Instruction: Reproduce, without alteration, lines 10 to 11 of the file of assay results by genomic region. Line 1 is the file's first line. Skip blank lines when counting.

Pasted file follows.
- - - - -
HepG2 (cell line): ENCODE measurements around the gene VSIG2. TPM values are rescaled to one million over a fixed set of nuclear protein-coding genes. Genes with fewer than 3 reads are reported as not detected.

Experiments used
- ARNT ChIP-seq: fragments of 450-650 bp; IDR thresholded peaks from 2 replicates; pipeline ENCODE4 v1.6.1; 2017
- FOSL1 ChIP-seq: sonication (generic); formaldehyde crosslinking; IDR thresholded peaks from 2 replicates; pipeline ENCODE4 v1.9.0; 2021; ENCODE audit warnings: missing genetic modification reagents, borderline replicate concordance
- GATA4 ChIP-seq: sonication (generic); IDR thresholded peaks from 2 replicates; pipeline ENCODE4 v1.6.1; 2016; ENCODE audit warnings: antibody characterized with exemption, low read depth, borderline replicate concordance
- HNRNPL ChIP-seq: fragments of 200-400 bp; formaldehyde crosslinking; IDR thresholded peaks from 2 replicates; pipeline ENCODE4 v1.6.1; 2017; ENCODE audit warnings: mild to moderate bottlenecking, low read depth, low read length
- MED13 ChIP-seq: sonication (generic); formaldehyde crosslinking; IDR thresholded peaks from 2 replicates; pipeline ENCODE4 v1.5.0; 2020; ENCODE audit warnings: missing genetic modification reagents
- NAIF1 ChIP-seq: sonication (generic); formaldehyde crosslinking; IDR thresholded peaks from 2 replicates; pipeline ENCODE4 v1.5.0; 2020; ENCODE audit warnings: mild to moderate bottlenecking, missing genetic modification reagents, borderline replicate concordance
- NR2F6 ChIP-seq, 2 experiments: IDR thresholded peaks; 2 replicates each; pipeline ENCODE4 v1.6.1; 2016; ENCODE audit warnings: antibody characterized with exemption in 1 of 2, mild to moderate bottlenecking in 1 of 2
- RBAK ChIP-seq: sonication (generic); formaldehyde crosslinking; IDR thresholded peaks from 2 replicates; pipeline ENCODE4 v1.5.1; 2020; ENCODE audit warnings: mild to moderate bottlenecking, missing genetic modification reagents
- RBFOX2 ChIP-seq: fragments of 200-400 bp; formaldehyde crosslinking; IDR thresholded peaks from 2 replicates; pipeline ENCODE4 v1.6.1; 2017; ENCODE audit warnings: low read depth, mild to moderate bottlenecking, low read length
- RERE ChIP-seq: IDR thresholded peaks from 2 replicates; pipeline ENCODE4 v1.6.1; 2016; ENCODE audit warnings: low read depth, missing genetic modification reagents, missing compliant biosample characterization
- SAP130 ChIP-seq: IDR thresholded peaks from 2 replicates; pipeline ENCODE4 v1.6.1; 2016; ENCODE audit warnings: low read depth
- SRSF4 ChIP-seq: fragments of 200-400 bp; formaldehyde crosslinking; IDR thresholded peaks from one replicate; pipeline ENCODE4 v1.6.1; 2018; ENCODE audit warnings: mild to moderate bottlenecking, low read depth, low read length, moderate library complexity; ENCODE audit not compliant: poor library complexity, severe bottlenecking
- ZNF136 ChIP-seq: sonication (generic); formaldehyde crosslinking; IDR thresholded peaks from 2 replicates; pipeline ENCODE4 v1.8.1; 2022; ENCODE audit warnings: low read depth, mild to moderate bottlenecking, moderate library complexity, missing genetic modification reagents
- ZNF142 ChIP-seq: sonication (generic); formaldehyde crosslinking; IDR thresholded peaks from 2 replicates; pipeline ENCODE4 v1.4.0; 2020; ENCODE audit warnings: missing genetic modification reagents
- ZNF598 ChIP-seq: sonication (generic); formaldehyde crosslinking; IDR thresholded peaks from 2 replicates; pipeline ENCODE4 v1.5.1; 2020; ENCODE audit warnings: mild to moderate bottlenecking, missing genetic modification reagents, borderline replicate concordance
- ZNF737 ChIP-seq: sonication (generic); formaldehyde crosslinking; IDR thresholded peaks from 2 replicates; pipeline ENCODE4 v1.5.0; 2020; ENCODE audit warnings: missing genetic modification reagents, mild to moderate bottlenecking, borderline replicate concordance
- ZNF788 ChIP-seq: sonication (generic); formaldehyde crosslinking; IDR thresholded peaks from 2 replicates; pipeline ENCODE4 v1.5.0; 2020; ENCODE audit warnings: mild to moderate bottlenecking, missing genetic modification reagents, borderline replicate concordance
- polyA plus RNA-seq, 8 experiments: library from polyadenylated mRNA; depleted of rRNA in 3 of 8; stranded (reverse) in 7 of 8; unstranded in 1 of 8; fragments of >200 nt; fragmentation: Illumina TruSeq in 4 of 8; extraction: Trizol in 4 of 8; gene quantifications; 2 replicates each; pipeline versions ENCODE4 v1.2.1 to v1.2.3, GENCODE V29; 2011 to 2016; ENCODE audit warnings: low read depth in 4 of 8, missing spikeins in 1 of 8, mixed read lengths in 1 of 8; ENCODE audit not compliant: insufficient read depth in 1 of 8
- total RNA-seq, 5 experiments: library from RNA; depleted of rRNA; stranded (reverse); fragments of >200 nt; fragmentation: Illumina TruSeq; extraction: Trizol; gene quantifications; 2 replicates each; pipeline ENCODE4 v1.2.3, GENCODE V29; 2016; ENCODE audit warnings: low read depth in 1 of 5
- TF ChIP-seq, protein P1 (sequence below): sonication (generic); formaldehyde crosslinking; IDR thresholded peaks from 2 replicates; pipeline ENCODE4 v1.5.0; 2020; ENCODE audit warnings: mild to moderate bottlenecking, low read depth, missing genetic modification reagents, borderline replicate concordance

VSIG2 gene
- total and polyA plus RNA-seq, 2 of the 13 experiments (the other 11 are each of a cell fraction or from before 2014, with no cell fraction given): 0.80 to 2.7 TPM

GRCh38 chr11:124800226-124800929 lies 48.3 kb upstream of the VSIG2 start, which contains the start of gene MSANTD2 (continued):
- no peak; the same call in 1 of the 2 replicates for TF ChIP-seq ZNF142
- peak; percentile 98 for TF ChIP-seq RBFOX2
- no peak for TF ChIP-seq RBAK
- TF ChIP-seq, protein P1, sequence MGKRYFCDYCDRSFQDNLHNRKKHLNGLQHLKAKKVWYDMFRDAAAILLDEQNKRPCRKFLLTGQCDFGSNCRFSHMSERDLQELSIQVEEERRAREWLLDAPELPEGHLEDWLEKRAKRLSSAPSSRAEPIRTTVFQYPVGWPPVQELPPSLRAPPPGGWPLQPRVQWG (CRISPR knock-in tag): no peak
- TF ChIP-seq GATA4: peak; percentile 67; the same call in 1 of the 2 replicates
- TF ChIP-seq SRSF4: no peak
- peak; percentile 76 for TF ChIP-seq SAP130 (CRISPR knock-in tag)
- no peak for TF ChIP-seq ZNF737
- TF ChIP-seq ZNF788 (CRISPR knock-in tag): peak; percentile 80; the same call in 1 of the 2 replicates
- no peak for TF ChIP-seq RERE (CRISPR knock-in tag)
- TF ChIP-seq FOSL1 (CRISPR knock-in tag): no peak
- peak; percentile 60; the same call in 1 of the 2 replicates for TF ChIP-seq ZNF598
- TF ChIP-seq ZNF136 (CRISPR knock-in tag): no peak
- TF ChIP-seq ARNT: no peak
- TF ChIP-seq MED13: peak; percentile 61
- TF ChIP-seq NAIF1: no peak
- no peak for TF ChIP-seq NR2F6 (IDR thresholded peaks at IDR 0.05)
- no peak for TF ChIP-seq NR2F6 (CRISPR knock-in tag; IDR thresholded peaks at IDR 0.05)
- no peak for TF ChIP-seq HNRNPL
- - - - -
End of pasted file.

- RBAK ChIP-seq: sonication (generic); formaldehyde crosslinking; IDR thresholded peaks from 2 replicates; pipeline ENCODE4 v1.5.1; 2020; ENCODE audit warnings: mild to moderate bottlenecking, missing genetic modification reagents
- RBFOX2 ChIP-seq: fragments of 200-400 bp; formaldehyde crosslinking; IDR thresholded peaks from 2 replicates; pipeline ENCODE4 v1.6.1; 2017; ENCODE audit warnings: low read depth, mild to moderate bottlenecking, low read length